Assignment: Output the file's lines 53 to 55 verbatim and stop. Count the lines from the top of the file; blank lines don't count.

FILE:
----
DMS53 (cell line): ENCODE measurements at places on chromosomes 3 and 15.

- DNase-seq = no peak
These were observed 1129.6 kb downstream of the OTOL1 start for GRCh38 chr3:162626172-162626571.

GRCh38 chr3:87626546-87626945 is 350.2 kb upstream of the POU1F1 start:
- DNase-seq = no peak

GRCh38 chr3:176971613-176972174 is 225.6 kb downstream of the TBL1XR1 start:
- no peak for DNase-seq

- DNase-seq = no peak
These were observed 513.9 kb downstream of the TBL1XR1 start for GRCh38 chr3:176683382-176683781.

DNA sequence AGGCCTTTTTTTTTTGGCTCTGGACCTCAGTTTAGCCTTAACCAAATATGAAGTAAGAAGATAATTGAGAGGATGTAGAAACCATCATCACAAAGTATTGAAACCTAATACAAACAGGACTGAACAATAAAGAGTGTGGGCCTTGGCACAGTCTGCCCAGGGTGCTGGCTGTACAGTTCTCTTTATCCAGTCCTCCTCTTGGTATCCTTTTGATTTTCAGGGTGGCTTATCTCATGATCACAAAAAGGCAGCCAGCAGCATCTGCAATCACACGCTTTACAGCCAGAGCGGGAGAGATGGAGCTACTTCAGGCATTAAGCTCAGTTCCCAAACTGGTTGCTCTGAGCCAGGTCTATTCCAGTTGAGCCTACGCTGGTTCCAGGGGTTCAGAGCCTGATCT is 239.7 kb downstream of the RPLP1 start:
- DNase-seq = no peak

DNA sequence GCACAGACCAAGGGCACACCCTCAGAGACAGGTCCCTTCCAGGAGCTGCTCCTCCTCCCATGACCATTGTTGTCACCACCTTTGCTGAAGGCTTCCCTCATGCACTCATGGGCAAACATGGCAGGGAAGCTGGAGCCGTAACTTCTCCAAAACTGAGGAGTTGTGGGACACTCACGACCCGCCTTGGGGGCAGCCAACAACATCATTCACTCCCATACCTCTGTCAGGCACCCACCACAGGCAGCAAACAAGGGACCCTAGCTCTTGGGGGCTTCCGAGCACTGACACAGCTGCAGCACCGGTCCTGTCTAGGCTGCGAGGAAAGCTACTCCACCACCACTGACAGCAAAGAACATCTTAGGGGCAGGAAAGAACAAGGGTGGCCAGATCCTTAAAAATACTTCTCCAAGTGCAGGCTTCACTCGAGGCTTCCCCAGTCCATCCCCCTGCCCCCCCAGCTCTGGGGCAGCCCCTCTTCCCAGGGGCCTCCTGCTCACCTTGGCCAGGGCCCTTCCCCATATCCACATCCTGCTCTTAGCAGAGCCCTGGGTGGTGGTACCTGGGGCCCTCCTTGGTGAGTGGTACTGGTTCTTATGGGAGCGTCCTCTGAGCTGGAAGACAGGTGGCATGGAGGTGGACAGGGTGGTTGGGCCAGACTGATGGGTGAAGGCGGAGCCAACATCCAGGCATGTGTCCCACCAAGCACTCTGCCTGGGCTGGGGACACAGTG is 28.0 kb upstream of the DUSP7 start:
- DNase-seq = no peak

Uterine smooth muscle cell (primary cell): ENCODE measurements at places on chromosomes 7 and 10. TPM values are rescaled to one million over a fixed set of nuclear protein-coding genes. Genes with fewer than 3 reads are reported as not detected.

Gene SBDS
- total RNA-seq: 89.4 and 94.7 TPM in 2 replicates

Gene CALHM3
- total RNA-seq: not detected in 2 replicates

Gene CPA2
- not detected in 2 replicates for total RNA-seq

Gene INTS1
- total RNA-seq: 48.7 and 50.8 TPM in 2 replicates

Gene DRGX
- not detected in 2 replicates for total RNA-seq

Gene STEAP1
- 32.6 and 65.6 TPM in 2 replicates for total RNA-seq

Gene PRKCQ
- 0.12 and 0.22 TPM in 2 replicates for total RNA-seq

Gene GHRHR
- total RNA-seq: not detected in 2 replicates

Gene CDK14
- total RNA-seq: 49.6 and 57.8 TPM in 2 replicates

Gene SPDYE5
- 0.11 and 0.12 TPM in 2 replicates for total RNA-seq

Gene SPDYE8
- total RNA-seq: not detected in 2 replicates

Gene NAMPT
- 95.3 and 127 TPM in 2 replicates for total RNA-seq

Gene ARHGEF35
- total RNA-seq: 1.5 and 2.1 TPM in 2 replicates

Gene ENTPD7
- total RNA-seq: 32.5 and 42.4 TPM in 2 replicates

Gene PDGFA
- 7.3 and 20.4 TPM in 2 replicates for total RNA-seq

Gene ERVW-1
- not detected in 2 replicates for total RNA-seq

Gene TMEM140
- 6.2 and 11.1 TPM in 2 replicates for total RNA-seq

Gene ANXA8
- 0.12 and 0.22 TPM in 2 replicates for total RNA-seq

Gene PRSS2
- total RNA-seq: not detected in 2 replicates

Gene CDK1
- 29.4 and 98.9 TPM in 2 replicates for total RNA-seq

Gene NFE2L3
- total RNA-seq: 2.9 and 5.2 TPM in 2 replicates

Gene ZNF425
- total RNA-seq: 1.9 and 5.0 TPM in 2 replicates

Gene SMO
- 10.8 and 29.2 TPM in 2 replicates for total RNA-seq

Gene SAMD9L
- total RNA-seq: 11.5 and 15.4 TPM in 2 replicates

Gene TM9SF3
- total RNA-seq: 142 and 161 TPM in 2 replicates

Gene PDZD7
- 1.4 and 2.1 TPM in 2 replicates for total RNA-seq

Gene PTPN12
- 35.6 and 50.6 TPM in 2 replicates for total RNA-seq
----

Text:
Gene CDK1
- 29.4 and 98.9 TPM in 2 replicates for total RNA-seq

Gene NFE2L3